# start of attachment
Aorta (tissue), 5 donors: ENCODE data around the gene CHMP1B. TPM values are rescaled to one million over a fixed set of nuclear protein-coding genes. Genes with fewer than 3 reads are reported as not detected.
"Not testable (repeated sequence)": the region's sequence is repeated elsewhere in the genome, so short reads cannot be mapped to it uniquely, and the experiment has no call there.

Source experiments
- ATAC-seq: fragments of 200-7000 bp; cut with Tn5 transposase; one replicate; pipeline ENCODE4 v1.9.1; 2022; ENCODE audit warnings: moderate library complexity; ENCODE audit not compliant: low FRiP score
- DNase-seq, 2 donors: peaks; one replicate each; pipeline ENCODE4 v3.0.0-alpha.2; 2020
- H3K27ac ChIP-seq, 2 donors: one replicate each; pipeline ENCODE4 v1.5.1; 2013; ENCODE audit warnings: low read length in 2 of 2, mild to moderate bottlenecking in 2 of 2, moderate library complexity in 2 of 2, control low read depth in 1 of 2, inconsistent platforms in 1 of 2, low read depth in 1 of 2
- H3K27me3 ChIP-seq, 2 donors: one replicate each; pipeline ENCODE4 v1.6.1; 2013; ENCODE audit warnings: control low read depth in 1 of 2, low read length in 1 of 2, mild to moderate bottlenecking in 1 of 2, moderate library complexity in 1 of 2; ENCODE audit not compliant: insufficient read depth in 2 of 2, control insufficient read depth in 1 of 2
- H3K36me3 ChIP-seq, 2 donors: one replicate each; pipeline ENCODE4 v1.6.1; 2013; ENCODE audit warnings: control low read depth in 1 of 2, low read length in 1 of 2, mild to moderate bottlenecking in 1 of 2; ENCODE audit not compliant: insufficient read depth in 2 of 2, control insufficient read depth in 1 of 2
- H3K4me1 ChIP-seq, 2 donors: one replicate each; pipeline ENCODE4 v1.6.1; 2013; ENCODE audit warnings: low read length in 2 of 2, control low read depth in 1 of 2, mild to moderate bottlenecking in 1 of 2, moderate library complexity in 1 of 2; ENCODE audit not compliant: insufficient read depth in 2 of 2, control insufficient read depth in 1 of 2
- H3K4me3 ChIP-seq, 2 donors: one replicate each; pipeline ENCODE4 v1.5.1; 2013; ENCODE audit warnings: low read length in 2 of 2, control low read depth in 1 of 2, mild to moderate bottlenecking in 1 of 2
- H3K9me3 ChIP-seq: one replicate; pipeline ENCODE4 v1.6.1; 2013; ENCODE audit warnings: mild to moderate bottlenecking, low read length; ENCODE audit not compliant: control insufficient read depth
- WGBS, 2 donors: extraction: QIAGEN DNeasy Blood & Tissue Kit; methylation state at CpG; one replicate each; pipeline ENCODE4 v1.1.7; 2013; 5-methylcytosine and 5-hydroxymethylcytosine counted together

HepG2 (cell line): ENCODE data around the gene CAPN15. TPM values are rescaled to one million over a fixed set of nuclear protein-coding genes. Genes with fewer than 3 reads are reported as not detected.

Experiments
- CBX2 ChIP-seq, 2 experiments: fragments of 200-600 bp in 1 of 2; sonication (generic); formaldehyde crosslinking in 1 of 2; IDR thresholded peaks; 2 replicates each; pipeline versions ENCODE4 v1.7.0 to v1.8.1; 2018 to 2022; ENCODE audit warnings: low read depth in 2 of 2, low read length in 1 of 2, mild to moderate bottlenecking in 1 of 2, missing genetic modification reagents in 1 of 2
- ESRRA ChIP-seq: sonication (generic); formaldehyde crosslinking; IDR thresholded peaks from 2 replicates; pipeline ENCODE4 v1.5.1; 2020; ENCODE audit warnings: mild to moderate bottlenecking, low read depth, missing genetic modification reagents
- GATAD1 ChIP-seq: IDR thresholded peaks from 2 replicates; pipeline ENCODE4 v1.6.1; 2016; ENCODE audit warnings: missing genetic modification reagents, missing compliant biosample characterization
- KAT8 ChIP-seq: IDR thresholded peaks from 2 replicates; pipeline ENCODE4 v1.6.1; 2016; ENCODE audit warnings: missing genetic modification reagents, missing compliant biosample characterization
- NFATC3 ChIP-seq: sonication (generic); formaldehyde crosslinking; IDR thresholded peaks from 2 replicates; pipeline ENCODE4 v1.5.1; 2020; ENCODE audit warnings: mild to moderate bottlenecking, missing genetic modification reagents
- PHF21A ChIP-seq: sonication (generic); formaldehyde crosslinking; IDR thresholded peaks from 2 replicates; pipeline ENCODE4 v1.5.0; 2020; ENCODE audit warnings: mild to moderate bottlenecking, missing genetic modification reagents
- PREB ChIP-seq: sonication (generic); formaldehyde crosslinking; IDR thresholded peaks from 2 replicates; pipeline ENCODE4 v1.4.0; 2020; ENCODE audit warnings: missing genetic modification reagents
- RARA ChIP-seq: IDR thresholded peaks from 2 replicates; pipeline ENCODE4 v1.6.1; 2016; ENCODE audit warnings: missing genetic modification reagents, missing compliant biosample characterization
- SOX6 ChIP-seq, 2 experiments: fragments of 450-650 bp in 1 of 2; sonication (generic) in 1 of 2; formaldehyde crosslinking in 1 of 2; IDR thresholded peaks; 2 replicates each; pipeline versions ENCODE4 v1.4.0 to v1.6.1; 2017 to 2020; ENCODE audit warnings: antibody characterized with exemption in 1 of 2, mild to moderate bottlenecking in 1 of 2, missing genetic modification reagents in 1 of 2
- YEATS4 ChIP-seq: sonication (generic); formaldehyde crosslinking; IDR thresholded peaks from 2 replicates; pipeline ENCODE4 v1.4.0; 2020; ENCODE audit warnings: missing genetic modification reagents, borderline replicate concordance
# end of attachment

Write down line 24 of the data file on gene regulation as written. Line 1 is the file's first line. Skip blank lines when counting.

- YEATS4 ChIP-seq: sonication (generic); formaldehyde crosslinking; IDR thresholded peaks from 2 replicates; pipeline ENCODE4 v1.4.0; 2020; ENCODE audit warnings: missing genetic modification reagents, borderline replicate concordance